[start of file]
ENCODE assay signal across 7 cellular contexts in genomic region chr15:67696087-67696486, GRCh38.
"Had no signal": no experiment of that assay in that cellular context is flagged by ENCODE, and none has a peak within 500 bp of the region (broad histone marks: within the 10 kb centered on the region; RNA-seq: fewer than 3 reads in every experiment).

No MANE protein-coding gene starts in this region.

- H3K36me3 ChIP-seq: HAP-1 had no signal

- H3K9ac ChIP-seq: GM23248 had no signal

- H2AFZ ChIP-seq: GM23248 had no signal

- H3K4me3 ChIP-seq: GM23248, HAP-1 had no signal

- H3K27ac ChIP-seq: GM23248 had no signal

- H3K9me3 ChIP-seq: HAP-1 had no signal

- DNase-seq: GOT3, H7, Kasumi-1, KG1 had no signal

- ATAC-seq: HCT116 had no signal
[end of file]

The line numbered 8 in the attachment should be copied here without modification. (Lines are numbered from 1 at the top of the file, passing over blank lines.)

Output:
- H3K27ac ChIP-seq: GM23248 had no signal